Image by Shruti Khanna from Pixabay
Work of Forgetting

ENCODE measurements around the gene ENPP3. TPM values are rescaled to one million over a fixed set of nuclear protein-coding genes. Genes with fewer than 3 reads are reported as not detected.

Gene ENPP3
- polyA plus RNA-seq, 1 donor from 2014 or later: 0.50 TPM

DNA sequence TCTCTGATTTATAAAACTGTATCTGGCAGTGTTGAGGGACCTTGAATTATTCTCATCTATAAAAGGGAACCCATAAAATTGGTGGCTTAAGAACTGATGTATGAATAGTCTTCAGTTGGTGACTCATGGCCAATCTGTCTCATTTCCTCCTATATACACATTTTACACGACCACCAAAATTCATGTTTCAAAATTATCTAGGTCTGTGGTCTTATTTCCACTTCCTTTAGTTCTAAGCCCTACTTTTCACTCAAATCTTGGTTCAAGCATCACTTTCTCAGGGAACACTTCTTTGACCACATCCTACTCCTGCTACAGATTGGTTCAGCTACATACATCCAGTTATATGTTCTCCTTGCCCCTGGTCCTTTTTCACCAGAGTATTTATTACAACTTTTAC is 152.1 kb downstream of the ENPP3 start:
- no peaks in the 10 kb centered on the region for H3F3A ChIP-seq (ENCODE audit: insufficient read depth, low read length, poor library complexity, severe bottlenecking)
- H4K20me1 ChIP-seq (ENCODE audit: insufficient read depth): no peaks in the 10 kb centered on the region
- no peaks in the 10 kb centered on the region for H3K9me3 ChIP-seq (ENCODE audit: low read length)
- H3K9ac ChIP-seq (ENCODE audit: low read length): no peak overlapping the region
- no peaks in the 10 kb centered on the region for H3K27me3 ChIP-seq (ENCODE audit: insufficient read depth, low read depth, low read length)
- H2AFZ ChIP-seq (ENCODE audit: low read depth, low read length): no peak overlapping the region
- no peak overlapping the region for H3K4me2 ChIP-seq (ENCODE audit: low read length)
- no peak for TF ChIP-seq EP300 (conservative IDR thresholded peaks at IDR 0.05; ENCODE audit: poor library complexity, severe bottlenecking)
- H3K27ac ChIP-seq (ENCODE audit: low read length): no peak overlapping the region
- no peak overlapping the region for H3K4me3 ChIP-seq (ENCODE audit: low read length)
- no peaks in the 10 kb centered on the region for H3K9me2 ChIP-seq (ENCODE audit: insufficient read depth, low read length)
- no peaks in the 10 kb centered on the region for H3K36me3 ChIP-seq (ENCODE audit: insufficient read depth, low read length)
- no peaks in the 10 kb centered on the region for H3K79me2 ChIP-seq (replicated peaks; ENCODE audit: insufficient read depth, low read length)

I travel by a stagecoach often down adventurous avenues, wool -gathering a landscape through which stagecoaches arrive and go. This is what I see today: – a wide-eyed traveller; the ground turning to mud streaked with the furrows of a coach ahead; the streaks filling with water like a silver sky beneath the mud; that sky grasping its clouds like handfuls of adjusted flowers. The horses are blinkered, running in and out of sync; the hedges blur with naked twigs like rain in chaotic wind. In the mud-flecked distance, a generic town. In the road, mounting a rise, a deer. Somewhere beyond this is the unmade sea to which all this is (headlong) rushing. The frantic landscape churns with life until I wake, rushing along myself, the sky drawing a blank above, my coach swaying and tilting. Through the window I see fields of sheep, recalling a time I would never have noticed them, the road slipping beneath the wheels, the wheels rotating like an eye.